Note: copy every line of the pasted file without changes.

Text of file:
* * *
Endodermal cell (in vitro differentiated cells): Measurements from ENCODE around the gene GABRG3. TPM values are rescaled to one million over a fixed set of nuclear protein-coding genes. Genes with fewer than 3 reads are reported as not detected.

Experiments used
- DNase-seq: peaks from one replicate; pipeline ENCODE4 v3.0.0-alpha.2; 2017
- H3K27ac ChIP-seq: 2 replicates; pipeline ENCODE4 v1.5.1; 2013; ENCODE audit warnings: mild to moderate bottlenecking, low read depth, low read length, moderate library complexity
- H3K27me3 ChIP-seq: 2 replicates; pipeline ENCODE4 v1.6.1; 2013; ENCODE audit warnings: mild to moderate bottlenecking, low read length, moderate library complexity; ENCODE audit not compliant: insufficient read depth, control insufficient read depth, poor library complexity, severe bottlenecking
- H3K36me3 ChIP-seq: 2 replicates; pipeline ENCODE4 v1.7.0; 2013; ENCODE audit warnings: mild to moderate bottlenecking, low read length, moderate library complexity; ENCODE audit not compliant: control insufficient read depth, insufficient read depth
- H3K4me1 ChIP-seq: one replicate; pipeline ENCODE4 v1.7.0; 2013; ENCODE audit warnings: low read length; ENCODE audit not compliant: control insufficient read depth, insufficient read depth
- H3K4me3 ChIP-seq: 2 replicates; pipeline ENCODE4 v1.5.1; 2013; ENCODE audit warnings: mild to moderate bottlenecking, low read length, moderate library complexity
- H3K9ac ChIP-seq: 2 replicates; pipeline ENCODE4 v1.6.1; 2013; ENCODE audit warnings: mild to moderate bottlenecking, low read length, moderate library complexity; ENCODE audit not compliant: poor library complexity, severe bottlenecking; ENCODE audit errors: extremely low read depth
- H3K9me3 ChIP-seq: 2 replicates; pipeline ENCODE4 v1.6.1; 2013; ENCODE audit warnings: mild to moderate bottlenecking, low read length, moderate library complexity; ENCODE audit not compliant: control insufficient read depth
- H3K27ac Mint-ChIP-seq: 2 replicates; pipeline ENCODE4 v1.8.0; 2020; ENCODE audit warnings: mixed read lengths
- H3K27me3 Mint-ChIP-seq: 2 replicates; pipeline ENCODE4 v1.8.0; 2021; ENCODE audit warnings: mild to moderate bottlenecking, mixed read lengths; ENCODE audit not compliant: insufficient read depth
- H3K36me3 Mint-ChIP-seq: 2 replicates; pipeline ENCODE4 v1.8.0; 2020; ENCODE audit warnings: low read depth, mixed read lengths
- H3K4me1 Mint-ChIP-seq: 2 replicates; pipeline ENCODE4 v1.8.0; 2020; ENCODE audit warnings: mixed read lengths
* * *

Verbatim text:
Endodermal cell (in vitro differentiated cells): Measurements from ENCODE around the gene GABRG3. TPM values are rescaled to one million over a fixed set of nuclear protein-coding genes. Genes with fewer than 3 reads are reported as not detected.

Experiments used
- DNase-seq: peaks from one replicate; pipeline ENCODE4 v3.0.0-alpha.2; 2017
- H3K27ac ChIP-seq: 2 replicates; pipeline ENCODE4 v1.5.1; 2013; ENCODE audit warnings: mild to moderate bottlenecking, low read depth, low read length, moderate library complexity
- H3K27me3 ChIP-seq: 2 replicates; pipeline ENCODE4 v1.6.1; 2013; ENCODE audit warnings: mild to moderate bottlenecking, low read length, moderate library complexity; ENCODE audit not compliant: insufficient read depth, control insufficient read depth, poor library complexity, severe bottlenecking
- H3K36me3 ChIP-seq: 2 replicates; pipeline ENCODE4 v1.7.0; 2013; ENCODE audit warnings: mild to moderate bottlenecking, low read length, moderate library complexity; ENCODE audit not compliant: control insufficient read depth, insufficient read depth
- H3K4me1 ChIP-seq: one replicate; pipeline ENCODE4 v1.7.0; 2013; ENCODE audit warnings: low read length; ENCODE audit not compliant: control insufficient read depth, insufficient read depth
- H3K4me3 ChIP-seq: 2 replicates; pipeline ENCODE4 v1.5.1; 2013; ENCODE audit warnings: mild to moderate bottlenecking, low read length, moderate library complexity
- H3K9ac ChIP-seq: 2 replicates; pipeline ENCODE4 v1.6.1; 2013; ENCODE audit warnings: mild to moderate bottlenecking, low read length, moderate library complexity; ENCODE audit not compliant: poor library complexity, severe bottlenecking; ENCODE audit errors: extremely low read depth
- H3K9me3 ChIP-seq: 2 replicates; pipeline ENCODE4 v1.6.1; 2013; ENCODE audit warnings: mild to moderate bottlenecking, low read length, moderate library complexity; ENCODE audit not compliant: control insufficient read depth
- H3K27ac Mint-ChIP-seq: 2 replicates; pipeline ENCODE4 v1.8.0; 2020; ENCODE audit warnings: mixed read lengths
- H3K27me3 Mint-ChIP-seq: 2 replicates; pipeline ENCODE4 v1.8.0; 2021; ENCODE audit warnings: mild to moderate bottlenecking, mixed read lengths; ENCODE audit not compliant: insufficient read depth
- H3K36me3 Mint-ChIP-seq: 2 replicates; pipeline ENCODE4 v1.8.0; 2020; ENCODE audit warnings: low read depth, mixed read lengths
- H3K4me1 Mint-ChIP-seq: 2 replicates; pipeline ENCODE4 v1.8.0; 2020; ENCODE audit warnings: mixed read lengths